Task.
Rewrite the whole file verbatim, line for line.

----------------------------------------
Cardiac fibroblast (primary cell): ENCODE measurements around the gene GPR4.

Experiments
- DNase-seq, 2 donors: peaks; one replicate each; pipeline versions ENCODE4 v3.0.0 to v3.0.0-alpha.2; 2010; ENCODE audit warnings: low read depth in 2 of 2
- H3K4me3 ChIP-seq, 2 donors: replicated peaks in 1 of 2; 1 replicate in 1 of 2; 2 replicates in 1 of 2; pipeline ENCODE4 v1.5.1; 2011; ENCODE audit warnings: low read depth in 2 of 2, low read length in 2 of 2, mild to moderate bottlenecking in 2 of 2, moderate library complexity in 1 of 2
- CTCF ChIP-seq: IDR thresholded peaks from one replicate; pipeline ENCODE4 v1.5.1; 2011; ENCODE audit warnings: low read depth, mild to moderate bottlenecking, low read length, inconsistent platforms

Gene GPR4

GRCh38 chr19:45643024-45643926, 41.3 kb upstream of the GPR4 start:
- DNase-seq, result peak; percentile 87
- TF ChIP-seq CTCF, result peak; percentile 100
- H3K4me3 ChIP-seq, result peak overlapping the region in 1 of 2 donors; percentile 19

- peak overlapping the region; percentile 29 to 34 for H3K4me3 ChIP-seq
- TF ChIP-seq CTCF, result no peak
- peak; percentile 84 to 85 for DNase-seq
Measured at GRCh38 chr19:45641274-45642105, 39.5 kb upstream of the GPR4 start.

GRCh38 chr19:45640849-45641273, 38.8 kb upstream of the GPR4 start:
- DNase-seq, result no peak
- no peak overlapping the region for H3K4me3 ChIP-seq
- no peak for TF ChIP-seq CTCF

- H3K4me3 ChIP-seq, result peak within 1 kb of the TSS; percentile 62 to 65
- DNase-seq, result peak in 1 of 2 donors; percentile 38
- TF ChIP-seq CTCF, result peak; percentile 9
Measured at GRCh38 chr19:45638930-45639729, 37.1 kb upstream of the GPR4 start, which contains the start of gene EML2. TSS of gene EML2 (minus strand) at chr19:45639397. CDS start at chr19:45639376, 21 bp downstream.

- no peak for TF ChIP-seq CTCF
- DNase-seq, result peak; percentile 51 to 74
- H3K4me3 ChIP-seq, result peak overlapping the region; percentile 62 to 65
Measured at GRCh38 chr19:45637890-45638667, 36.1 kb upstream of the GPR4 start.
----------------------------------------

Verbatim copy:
Cardiac fibroblast (primary cell): ENCODE measurements around the gene GPR4.

Experiments
- DNase-seq, 2 donors: peaks; one replicate each; pipeline versions ENCODE4 v3.0.0 to v3.0.0-alpha.2; 2010; ENCODE audit warnings: low read depth in 2 of 2
- H3K4me3 ChIP-seq, 2 donors: replicated peaks in 1 of 2; 1 replicate in 1 of 2; 2 replicates in 1 of 2; pipeline ENCODE4 v1.5.1; 2011; ENCODE audit warnings: low read depth in 2 of 2, low read length in 2 of 2, mild to moderate bottlenecking in 2 of 2, moderate library complexity in 1 of 2
- CTCF ChIP-seq: IDR thresholded peaks from one replicate; pipeline ENCODE4 v1.5.1; 2011; ENCODE audit warnings: low read depth, mild to moderate bottlenecking, low read length, inconsistent platforms

Gene GPR4

GRCh38 chr19:45643024-45643926, 41.3 kb upstream of the GPR4 start:
- DNase-seq, result peak; percentile 87
- TF ChIP-seq CTCF, result peak; percentile 100
- H3K4me3 ChIP-seq, result peak overlapping the region in 1 of 2 donors; percentile 19

- peak overlapping the region; percentile 29 to 34 for H3K4me3 ChIP-seq
- TF ChIP-seq CTCF, result no peak
- peak; percentile 84 to 85 for DNase-seq
Measured at GRCh38 chr19:45641274-45642105, 39.5 kb upstream of the GPR4 start.

GRCh38 chr19:45640849-45641273, 38.8 kb upstream of the GPR4 start:
- DNase-seq, result no peak
- no peak overlapping the region for H3K4me3 ChIP-seq
- no peak for TF ChIP-seq CTCF

- H3K4me3 ChIP-seq, result peak within 1 kb of the TSS; percentile 62 to 65
- DNase-seq, result peak in 1 of 2 donors; percentile 38
- TF ChIP-seq CTCF, result peak; percentile 9
Measured at GRCh38 chr19:45638930-45639729, 37.1 kb upstream of the GPR4 start, which contains the start of gene EML2. TSS of gene EML2 (minus strand) at chr19:45639397. CDS start at chr19:45639376, 21 bp downstream.

- no peak for TF ChIP-seq CTCF
- DNase-seq, result peak; percentile 51 to 74
- H3K4me3 ChIP-seq, result peak overlapping the region; percentile 62 to 65
Measured at GRCh38 chr19:45637890-45638667, 36.1 kb upstream of the GPR4 start.